It comprises functions like solar charging, battery backup, etc. Also, it is compatible with varied power sources, which further ensures that the operations in terms of tactical exercises will remain uninterrupted.

Size: 85mm x 65mm x 175mm (Approx.)

Pros:

  • Compact build and portable design
  • Apt in terms of field deployments
  • Allows communication you can rely upon
  • Comprises options for battery backup
  • Built for tactical exercises
  • Flexible/Versatile

Cons: 

  • Power capacity is limited
  • Needs to be charged frequently
  • Limited compatibility is seen in terms of power sources
  • High in price/cost in comparison to other standard supplies
  • Restricted compatibility is seen in terms of TRX devices
  • It needs to be managed or monitored carefully

5. BTX

When it comes to the BTX form factor, it is known to provide numerous advantages, like allowing better thermal management and airflow. It further ensures a reduction in the system’s noise and cable clutter.

The layout is known to provide better placement of components. Moreover, it shows support in terms of newer technologies and assured compatibility and signal integrity.

Size: Varies

Pros:

  • Thermal management is better
  • Improved airflow and noise reduction
  • Better placement of components
  • Enhanced signal integrity
  • Better support in terms of the newest technologies
  • Reduction in cable clutter

Cons: 

  • Limited compatibility/availability
  • Limited options in terms of expansion or upgradeability
  • Incompatible when it comes to legacy hardware or peripherals
  • Manufacturers making/producing a BTX board are limited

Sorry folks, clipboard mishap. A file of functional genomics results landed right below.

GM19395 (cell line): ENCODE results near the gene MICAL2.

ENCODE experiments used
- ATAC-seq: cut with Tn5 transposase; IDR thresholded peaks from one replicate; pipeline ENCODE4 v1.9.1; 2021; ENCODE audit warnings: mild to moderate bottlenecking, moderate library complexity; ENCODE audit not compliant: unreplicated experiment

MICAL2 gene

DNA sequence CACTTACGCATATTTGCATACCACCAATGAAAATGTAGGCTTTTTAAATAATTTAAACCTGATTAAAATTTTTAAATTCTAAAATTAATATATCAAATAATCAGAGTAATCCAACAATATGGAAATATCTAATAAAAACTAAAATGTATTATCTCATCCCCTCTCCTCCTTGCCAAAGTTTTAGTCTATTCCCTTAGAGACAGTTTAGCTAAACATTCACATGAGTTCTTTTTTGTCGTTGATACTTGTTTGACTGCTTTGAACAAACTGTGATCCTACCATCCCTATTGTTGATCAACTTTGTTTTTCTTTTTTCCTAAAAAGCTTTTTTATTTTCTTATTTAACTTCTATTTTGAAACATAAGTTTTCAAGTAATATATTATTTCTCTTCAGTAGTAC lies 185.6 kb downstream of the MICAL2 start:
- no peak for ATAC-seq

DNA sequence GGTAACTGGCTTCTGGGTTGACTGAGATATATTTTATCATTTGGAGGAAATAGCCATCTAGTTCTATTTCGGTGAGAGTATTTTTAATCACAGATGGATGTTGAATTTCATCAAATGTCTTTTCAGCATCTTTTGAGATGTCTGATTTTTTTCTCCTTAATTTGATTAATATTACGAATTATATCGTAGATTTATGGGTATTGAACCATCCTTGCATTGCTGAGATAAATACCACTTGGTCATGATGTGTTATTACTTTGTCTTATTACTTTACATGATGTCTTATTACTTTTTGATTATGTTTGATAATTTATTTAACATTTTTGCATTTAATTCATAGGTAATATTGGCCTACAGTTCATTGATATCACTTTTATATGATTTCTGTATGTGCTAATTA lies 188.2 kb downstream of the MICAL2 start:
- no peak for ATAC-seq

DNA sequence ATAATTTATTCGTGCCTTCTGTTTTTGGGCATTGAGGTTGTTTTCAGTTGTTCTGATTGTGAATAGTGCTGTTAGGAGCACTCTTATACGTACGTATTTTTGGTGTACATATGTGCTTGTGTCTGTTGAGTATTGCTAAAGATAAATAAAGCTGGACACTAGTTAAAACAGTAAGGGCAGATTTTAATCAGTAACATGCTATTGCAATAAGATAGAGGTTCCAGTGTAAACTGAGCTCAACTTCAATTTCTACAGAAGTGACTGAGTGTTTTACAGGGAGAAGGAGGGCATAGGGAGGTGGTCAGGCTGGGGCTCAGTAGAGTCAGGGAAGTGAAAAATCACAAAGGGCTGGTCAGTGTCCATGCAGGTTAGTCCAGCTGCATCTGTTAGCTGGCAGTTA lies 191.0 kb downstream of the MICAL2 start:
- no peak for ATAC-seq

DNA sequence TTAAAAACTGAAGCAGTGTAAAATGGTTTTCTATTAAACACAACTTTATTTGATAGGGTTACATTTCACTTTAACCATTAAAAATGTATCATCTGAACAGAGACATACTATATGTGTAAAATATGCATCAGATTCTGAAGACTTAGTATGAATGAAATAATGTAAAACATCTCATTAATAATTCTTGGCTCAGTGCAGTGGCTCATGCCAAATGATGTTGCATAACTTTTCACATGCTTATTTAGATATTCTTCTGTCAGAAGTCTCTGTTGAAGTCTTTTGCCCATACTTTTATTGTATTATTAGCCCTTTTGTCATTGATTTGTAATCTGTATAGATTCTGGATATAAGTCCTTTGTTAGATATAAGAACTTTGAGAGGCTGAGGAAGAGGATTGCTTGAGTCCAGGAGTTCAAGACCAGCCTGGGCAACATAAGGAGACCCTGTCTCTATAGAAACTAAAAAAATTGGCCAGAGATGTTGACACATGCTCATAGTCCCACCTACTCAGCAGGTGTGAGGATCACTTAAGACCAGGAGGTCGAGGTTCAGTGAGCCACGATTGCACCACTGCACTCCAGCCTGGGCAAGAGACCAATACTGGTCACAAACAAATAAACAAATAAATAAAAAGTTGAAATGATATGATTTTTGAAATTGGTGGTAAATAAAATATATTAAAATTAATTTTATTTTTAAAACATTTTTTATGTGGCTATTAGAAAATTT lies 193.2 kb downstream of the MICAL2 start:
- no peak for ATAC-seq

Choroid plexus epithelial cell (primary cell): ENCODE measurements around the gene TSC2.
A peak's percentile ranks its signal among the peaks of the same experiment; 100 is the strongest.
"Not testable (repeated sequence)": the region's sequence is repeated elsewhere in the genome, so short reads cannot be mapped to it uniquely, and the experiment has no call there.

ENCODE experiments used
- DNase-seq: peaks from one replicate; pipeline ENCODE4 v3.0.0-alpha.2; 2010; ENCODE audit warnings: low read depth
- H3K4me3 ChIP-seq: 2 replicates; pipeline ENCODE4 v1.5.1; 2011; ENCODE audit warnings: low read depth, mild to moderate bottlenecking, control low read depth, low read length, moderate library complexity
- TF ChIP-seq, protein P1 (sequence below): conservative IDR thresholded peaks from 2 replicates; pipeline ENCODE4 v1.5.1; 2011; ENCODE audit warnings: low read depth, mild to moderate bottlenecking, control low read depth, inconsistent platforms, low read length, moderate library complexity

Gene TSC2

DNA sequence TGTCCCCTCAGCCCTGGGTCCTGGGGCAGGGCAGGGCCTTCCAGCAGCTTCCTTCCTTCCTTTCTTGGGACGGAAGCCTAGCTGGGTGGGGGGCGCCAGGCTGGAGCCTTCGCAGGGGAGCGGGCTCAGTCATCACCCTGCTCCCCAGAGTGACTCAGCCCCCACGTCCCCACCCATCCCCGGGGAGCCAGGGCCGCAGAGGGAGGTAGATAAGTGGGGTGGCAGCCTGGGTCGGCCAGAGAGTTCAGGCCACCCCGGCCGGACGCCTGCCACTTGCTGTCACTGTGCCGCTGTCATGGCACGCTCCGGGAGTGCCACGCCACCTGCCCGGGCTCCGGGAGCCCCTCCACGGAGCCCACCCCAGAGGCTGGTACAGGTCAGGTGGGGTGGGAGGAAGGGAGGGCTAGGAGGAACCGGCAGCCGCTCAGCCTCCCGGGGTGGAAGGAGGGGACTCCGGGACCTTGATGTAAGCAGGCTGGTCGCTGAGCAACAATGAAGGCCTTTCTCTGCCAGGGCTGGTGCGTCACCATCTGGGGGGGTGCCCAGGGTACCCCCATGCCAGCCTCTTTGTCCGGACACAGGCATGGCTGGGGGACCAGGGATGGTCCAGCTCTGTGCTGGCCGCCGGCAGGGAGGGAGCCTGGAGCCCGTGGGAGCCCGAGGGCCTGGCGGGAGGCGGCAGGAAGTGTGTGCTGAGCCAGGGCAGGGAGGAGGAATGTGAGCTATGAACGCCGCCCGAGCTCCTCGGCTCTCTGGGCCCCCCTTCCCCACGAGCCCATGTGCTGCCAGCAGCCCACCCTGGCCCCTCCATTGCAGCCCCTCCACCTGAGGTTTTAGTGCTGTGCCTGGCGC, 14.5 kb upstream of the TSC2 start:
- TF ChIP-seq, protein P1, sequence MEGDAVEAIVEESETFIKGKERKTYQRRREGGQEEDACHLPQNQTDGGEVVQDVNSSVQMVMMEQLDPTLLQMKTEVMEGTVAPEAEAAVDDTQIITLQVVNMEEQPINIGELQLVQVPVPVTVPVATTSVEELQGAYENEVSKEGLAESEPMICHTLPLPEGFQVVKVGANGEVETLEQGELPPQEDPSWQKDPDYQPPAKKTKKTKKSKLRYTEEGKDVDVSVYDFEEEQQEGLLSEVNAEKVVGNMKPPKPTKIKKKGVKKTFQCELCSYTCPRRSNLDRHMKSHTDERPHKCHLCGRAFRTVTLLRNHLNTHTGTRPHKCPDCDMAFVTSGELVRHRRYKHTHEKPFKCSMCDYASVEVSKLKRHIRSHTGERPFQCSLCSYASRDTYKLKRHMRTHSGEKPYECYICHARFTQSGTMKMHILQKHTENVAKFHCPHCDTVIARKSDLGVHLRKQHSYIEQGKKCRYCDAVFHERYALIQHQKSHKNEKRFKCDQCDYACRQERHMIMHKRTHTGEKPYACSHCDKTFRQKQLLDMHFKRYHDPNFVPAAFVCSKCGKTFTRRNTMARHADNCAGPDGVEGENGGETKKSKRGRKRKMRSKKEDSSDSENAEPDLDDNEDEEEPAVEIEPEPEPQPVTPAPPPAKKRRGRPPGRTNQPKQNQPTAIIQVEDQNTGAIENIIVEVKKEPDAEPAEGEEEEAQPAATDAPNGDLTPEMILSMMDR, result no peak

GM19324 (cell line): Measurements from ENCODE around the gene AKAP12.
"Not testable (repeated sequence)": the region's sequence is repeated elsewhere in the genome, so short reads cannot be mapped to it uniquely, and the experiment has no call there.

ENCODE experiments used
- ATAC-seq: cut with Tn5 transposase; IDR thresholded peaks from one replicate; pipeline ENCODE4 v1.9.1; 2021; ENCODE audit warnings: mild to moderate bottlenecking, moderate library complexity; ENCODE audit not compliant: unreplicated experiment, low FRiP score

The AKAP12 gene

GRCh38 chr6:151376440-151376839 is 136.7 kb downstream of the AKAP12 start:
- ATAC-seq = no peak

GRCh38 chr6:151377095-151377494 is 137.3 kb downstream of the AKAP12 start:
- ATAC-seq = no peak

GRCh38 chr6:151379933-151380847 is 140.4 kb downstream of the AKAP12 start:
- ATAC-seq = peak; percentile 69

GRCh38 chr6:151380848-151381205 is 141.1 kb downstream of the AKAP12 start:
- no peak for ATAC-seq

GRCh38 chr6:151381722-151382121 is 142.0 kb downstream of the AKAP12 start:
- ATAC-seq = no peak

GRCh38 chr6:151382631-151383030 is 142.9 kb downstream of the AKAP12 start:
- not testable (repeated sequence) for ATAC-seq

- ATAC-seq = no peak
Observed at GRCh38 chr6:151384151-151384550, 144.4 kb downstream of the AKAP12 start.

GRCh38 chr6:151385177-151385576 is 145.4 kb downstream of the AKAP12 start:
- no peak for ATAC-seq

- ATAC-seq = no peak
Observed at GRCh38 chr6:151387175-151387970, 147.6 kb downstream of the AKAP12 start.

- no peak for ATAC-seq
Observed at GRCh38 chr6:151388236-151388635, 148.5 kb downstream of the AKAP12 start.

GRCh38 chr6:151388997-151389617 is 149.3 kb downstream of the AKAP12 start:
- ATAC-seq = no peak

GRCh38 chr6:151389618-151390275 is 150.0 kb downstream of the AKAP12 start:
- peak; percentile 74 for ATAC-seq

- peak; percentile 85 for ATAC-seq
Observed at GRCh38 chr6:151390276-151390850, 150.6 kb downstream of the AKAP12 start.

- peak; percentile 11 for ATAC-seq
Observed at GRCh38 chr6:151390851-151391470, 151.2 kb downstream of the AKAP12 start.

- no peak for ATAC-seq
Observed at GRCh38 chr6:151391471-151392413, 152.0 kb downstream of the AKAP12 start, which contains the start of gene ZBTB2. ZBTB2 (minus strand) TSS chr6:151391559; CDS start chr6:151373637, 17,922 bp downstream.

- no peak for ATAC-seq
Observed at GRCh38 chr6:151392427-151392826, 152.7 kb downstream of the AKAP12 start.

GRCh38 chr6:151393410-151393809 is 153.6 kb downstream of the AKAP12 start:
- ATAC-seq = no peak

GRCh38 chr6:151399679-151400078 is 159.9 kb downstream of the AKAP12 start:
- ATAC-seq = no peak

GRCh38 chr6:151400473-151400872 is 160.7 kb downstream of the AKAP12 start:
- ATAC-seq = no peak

• Costly as the supply is limited
  • It gets difficult to locate compatible cases

What are the Different Types of Power Supplies?

The 3 different types of power supplies involve:

  1. Modular Power Supply
  2. Semi-Modular Power Supply
  3. Non-Modular Power Supply

Let’s discuss each power supply type in detail. Also, there we have provided a differentiation table below for better understanding.

1. Modular Power Supply

This allows the finest cable management because of the detachable cables they come with. This way, users can only connect the needed cables to the components. This further reduces cable clutter, and there is an allowance for customization options.

Now, this allowance provides these users the ability to select and then attach cables. This is done based on what specific requirements they have.

2. Semi-Modular Power Supply

These are basically a blend of cables that are detachable and permanently attached. In this one, when it comes to the main CPU power cables and motherboard, they are fixed.

However, peripheral cables, like SATA or PCIe, are connected/disconnected as required. This way, you get to have the flexibility to manage the cables or run any customizations.

3. Non-Modular Power Supply

In non-modular power supplies, all the cables are attached to the unit on a permanent basis. Hence, all of these cables will have to be managed within the PC case. This also means that you will not be able to remove an unwanted cable.

This condition may end up with a cluttered computer case, or you can say less organized. Moreover, non-modular power supplies tend to be on the affordable side and are put to use when there are budget constraints and cable management isn’t that crucial.










Features Modular Power Supply Semi-Modular Power Supply Non-Modular Power Supply
Cable Management Excellent Good Limited/No
Interchangeable Cables Yes Partially No
Customization Options High Medium Limited